LONDON (Reuters) - Royals and celebrities joined Princes William and Harry to honor their mother Princess Diana on Friday, the 10th anniversary of her death in a high-speed limousine crash in Paris.
Hundreds of mourners lined the streets outside a chapel near Buckingham Palace where the Queen, Diana’s ex-husband Prince Charles, her brother Charles Spencer and other royals and celebrities gathered for the memorial service.
Paying their own tribute, members of the public attached flowers, photographs and messages to the gates of Kensington Palace, her London residence, although in far fewer numbers than a decade ago.
Then a vast outpouring of grief stunned Britain almost as much as her death whereas now, many Britons feel the public display of sorrow 10 years ago was over-the-top.
Both Princes William and Harry addressed the 500-strong congregation, recalling their mother’s warmth and charisma.
“William and I can separate life into two parts. There were those years when we were blessed with the physical presence beside us of both our mother and father,” Harry said.
“And then there are the 10 years since our mother’s death. When she was alive we completely took for granted her unrivalled love of life, laughter, fun and folly. She was our guardian, friend and protector.”
“She will always be remembered for her amazing public work. But behind the media glare, to us, just two loving children, she was quite simply the best mother in the world.”
In Paris, where she died in the early hours of August 31, 1997, alongside her boyfriend, Dodi al-Fayed, following a crash in a tunnel, small crowds of mourners gathered to lay flowers and leave wreaths at the scene of the incident.
“I loved the princess before her death and even more after,” said mourner Dominique de Fontenay. “She did great things for the people and was glamorous, and a symbol of modernity.”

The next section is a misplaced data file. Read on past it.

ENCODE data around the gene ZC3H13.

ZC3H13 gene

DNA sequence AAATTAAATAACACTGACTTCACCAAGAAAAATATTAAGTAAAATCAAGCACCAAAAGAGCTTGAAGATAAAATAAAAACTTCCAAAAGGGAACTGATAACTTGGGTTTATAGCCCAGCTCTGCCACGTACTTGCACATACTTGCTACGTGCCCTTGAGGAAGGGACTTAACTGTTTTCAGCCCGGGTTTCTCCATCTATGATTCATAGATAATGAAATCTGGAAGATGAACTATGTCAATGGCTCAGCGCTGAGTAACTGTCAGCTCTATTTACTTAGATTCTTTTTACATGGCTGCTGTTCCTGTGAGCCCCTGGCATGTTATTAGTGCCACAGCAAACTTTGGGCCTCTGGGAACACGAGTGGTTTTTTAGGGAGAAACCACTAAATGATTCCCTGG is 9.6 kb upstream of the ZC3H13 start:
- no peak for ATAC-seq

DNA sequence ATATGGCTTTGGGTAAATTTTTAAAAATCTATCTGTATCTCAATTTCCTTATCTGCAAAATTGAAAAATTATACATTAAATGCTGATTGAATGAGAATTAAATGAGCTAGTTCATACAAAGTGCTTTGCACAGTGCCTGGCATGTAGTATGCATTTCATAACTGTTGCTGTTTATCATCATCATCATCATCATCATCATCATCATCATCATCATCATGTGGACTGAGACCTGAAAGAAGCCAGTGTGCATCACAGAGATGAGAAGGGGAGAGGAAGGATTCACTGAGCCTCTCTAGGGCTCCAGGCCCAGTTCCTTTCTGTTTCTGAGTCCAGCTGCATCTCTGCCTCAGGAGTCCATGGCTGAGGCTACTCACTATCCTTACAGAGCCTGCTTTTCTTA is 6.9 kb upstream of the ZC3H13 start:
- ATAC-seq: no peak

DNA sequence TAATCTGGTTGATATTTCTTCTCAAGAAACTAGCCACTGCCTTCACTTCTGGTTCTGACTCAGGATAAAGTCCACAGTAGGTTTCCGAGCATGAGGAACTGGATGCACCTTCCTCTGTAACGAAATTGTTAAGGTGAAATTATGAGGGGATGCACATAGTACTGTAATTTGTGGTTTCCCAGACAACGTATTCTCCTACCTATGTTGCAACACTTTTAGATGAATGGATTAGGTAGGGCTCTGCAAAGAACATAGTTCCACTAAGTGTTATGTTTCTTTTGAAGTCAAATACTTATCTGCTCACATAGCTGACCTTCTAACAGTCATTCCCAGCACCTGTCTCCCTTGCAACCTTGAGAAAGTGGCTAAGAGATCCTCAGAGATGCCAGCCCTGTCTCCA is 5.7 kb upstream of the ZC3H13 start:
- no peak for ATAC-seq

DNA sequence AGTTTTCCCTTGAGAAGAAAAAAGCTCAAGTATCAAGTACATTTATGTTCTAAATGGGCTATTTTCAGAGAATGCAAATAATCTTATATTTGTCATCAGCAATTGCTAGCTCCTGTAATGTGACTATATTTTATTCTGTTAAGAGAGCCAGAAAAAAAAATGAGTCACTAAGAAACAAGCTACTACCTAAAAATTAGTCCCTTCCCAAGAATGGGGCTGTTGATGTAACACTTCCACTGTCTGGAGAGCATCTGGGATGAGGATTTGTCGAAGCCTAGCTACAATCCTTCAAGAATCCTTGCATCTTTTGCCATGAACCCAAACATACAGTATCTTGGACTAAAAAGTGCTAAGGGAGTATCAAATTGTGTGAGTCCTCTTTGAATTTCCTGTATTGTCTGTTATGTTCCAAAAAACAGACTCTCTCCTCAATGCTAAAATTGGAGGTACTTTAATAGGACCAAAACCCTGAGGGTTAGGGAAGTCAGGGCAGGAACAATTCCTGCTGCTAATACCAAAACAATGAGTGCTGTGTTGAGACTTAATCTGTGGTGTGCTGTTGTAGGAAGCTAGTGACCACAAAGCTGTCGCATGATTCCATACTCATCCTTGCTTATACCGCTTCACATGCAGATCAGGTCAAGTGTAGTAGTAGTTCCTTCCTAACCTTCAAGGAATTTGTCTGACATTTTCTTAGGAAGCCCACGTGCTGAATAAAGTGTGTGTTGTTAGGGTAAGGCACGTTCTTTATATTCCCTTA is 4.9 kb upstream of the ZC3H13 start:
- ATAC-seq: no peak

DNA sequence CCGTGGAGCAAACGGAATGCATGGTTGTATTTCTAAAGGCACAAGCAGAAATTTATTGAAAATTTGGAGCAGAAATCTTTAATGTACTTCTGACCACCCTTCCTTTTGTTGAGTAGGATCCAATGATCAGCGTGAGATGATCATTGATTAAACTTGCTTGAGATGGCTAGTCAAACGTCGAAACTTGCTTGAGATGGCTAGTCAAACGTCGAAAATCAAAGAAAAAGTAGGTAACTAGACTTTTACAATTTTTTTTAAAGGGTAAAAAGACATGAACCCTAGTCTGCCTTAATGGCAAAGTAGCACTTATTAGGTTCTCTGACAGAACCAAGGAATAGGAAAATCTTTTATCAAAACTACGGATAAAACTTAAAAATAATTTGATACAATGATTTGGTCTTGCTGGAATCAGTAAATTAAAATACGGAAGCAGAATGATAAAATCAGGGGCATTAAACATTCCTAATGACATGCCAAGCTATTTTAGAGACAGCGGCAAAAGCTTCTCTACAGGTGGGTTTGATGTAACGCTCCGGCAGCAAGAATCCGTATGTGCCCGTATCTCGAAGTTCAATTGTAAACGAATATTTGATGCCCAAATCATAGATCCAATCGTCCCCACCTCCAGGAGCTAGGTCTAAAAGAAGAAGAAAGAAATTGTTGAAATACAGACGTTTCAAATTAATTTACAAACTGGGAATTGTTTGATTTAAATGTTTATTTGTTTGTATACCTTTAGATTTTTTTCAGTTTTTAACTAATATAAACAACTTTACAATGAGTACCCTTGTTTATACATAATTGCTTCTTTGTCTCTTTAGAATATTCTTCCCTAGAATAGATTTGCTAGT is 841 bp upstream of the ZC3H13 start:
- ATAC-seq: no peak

Prince Charles’ second wife, Camilla, with whom he had an affair while still married to Diana and whom Diana referred to as “The Rottweiler”, did not attend the memorial service to avoid controversy, although she was invited.
Dubbed the “People’s Princess” following her death, aged 36, Diana was adored by millions of people who never met her but who contrasted her charisma with what they viewed as a stuffy and hidebound royal family.
The emotional outpouring when she died led many commentators to question how long the monarchy might endure without her, but 10 years on it appears as solid an institution as ever.
In a sign that perhaps, with hindsight, Britons feel that they may have overdone the grieving over Diana’s death, a survey conducted by Sky News on Friday showed that 55 percent of people thought the mourning had been excessive.
And in comments posted on the BBC’s website, not all of the public was enamored by the 10th anniversary service.
“For all those people still mourning the loss of Diana — has nothing happened in your life in the past 10 years that you still have to cling to her? I suggest you all have a reality check and get on with life,” wrote Eliza in London.
Among the absentees at the service was Dodi’s father, Egyptian-born Mohammed al-Fayed. Al-Fayed, owner of the luxury London store Harrods, accuses Britain’s royal family of ordering the couple’s murder to prevent them from marrying.
Despite comprehensive police inquiries ruling out foul play, some Britons share al-Fayed’s suspicions that the deaths were not an accident. An official inquest into the deaths will begin on October 2, propelling Diana into the headlines once again.
Additional reporting by Brian Rohan in Paris